Once again, the fact that the pharmaceutical industry helps financially support continuing medical education programs is in the spotlight. This time, the spotlight focuses on the College of Family Physicians of Canada (CFPC), where a small group of physicians are reiterating all of the partially misleading, and somewhat nonsensical, sound bites we have heard time and time again. Instead of again focusing on those accounts, we will instead focus on the good work the CFPC is doing, and the actions they have taken as a result of a 2010 Task Force review.
In 2010, the College of Family Physicians of Canada established a Task Force to review the CFPC’s relationship with the healthcare and pharmaceutical industries (HPI), and to make recommendations about the College’s relationship with HPI.
Task Force Results
The Task Force recognized the importance of industry financial assistance, and therefore made some of the following recommendations to the CFPC, some of which have been taken under advisement, and others that have been implemented. This is by no means a complete list of precautions the CFPC takes, but an overview.
Conflict of Interest (COI)
The Task Force recommended that the CFPC set out explicit and defined conflicts of interest in the CFPC’s relationships with the HPI. Additionally, the Task Force recommended that where the scope and responsibilities of CFPC positions are broad, a judgment must be made to confirm if a disclosed COI rises to the level of preventing the individual from carrying out high-level roles such as Committee Chair, Section Chair, CFPC Executive, and Chapter Executive.
The CFPC must be explicit about, and in control of, the financial relationships it undertakes with HPI. For one, sponsorship terms must be publicly declared and requests to initiate or continue a sponsorship relationship must be assessed for impact on the CFPC’s reputation. Additionally, the sponsorship of any food or other “gifts” from accredited educational activities will not be linked back to the HPI.
Access to Information
Several of these recommendations related to the CFPC website, and recommended that the website be used to post information related to the disclosure of relationships with HPI for members to review, as well as some public information on how the CFPC manages their relationships with the HPI.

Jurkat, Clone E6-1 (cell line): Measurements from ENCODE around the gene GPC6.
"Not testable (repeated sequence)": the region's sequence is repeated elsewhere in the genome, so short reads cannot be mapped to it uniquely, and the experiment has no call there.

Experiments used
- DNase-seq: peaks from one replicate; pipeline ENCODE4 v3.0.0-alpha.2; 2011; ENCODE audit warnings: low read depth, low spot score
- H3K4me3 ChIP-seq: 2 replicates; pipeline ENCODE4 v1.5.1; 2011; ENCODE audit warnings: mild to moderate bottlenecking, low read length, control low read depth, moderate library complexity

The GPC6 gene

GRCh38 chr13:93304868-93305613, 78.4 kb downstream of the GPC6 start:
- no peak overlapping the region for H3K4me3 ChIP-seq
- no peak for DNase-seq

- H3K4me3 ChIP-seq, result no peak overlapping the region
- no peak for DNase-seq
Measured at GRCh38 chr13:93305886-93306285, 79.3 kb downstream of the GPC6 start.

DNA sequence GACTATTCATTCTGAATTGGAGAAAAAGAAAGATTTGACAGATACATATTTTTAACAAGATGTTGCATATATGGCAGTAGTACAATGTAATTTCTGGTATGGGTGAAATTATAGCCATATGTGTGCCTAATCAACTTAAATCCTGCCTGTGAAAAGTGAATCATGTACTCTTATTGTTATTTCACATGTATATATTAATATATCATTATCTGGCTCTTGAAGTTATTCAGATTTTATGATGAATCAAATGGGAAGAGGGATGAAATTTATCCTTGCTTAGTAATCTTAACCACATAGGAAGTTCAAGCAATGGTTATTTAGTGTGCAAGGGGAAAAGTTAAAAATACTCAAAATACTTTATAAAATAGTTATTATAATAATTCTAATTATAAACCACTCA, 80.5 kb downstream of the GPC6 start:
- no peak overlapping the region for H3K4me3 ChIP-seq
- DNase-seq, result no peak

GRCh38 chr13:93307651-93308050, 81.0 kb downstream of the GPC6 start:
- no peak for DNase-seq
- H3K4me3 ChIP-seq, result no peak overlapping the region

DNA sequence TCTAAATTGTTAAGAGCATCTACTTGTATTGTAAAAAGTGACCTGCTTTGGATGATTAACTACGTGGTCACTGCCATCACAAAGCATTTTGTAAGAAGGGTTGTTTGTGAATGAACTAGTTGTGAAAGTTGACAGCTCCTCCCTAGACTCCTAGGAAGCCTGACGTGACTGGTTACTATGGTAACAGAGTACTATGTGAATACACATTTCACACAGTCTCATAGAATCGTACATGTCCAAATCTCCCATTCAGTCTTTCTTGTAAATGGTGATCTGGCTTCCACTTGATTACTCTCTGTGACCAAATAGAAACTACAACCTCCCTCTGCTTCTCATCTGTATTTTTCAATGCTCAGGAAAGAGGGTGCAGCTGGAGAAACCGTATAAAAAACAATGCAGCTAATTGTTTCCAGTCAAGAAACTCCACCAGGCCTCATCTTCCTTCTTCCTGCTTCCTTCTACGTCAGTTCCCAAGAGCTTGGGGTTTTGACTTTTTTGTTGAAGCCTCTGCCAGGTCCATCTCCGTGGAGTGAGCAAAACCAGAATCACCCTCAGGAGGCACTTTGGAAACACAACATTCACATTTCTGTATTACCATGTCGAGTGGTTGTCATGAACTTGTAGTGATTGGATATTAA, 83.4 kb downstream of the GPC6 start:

Dr. Jennifer Hall, the president of the CFPC, and Dr. Francine Lemire, the executive director and chief executive officer of the CFPC, together wrote a well thought-out response to the critics, focusing on how critical private sponsorship of continuing professional development is to Canadian physicians. As they state, “unlike medical undergraduate or residency education, continuing education receives almost no public funding.” This lack of funding makes it difficult for physicians to afford and attend the continuing education courses required, and as such, the pharmaceutical industry has stepped in to fill the void in the funding vacuum.
Doctors Hall and Lemire set the record straight when they state that the CFPC Board has considered, on more than one occasion, whether to eliminate the healthcare and pharmaceutical industry-supported program, and that they have not done so because doing so might result in less high-quality opportunities for Canadian physicians to learn.
The CFPC has taken steps to mitigate the influence of pharmaceutical companies on the annual scientific program at Family Medicine Forum, as well as clearly articulate what counts as education versus what is considered to be marketing. The CFPC has changed their vetting guidelines and requirements for prospective exhibitors for their annual Family Medicine Forum in order to ensure transparency and clarity about the exhibitors’ relationships with the healthcare and pharmaceutical industry.
Additionally, at the 2016 Family Medicine Forum, the Exhibit Hall will be clearly labeled “marketplace” so attendees are “acutely aware” that exhibitors are marketing their products and services in there. CFPC even went one step further, allowing attendees who are disinterested in any of the exhibitor’s products and services to avoid the marketplace altogether by placing food and meals in a different location, away from the Exhibit Hall.
Lastly, Doctors Hall and Lemire highlighted the fact that the CFPC’s peer-reviewed journal, Canadian Family Physician, carefully screens all advertisements and has a strict policy on the proximity of ads relative to editorial content.
In addition to the restraints already in place, the Task Force helped the CFPC to come to the conclusion that creating a continuing professional development program development fund might be a potential way to support the development, dissemination, and evaluation of accredited educational activities. This fund would include contributions in the form of subscriptions to access high-quality continuing professional development or unrestricted donations to the Research and Education Foundation.
In short, most patients enjoy knowing that the doctor who is taking care of them and their family has fulfilled continuing medical education requirements, and that the physician has knowledge about the most recent developments in healthcare. Industry support of the continuing education of the physicians who take care of our families is one of the main reasons we have such a thriving healthcare industry and a contributor to long life expectancy. High-quality continuing medical education is crucial to the continuation of such success, and industry financial support is just one of the important ways the success will continue.